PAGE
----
Great Lakes Resource Sheds
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Resource sheds delineate areal distribution of materials prior to its passing through some point of interest during a given time period.
Consider a location in the Great Lakes with material passing through it (e.g., water, pollutant, sediment). Where did the material come from and how long did it take to reach the location?
What is a Resource Shed?
Resource sheds are geographic areas contributing resources to a point location, population, or organism over a specified time period. For example, a one-month resource shed for a point location would represent the area supplying resources to the location over the period of a month. The scientific question dictates the relevant time period. We can specify resource sheds for specific resources or generally for those resources influenced by common physical forcing variables, such as currents. We can also specify resource sheds for populations, organisms, individuals, or life-stages. The term is analogous to, or rather a generalization of, “watershed” or “airshed”. Indeed, employing “shed” utilizes its meaning "to impart", as in "an area that imparts resources".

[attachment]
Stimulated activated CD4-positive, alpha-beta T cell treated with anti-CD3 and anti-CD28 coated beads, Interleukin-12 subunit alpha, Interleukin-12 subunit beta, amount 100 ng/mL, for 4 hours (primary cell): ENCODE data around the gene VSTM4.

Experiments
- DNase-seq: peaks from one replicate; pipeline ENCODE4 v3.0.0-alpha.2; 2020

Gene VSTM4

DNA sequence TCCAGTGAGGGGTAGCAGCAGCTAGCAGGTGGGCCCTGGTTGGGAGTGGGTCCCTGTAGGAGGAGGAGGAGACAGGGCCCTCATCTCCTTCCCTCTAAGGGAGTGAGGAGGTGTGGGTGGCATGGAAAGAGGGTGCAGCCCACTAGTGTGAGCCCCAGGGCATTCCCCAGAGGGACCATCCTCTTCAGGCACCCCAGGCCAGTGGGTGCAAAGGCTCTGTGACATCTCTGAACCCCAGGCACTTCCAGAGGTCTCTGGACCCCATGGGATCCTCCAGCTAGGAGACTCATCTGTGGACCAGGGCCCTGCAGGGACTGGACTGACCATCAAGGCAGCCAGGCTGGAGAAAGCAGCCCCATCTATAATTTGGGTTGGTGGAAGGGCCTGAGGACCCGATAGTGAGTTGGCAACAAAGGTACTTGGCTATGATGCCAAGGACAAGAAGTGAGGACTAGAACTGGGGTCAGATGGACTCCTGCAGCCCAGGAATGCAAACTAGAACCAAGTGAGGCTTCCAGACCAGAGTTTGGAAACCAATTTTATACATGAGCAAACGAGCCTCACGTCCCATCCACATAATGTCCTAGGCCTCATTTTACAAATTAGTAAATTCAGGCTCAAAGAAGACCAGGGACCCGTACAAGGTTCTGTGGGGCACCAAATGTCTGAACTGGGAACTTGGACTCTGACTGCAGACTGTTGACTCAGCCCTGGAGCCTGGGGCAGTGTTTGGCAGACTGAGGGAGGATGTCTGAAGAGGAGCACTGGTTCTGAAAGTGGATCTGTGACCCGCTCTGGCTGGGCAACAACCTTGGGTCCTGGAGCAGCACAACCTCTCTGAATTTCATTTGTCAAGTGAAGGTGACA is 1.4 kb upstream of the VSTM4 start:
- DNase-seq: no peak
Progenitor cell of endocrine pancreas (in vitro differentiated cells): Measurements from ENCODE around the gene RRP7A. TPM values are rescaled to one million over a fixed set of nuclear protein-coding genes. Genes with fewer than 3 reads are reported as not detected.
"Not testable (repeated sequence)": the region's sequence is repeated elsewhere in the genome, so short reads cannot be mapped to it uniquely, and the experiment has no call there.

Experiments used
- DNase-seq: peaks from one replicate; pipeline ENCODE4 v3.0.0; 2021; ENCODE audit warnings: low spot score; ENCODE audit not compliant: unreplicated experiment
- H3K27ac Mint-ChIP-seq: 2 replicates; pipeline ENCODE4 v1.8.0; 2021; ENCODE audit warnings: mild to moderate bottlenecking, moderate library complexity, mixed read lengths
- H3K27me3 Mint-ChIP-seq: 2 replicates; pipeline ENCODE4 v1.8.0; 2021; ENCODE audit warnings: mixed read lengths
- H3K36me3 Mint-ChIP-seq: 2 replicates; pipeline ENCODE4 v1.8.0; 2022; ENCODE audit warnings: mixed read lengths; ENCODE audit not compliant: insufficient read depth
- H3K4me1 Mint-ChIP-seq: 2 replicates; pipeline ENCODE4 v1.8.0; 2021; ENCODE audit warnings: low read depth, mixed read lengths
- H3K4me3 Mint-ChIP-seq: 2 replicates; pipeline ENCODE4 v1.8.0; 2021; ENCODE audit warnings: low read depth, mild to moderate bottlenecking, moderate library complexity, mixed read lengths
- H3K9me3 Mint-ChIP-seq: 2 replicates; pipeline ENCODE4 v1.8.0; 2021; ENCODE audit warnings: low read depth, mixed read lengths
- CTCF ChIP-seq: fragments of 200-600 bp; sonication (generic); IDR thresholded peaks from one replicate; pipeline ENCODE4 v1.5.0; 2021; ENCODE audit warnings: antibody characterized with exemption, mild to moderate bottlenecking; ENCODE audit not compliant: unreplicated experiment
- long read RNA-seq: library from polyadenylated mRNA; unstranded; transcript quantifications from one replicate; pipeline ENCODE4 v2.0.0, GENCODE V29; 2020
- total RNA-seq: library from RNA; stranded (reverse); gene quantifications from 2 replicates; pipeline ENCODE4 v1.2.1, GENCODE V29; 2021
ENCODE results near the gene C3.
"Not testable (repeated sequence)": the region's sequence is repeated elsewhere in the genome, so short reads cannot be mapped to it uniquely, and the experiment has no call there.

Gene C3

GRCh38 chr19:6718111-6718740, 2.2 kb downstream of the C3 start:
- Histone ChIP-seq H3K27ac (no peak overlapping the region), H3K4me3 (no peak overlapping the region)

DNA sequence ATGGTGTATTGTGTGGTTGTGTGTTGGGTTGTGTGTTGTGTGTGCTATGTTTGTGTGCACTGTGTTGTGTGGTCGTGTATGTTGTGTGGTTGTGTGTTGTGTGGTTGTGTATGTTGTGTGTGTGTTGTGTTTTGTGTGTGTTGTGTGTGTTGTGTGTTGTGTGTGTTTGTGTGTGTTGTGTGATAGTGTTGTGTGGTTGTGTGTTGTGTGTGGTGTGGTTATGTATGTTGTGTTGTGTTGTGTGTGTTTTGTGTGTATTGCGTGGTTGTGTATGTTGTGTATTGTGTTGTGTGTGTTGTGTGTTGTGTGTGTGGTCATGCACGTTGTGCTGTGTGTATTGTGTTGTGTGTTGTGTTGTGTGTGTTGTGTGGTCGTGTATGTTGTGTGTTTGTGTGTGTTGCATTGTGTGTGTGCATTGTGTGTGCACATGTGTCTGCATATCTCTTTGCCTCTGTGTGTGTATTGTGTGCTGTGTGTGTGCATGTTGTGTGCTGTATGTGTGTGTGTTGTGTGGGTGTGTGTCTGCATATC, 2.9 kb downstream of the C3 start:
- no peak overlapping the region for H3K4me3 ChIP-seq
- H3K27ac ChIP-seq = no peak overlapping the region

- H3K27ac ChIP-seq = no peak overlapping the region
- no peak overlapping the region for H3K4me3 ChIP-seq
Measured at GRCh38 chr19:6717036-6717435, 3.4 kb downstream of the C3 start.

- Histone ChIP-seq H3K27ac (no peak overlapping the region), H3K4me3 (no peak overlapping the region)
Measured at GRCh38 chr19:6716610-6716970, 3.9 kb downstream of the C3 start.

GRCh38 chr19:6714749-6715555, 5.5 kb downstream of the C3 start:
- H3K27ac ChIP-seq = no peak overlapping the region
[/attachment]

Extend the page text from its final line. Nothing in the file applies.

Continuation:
The concept of the resource shed is not new, and was derived from Ecosystem Trophic Modules (Cousins 1990, 1996), formalized by Holt (1996) and Polis (1997), and promoted by Power and Rainey (2000).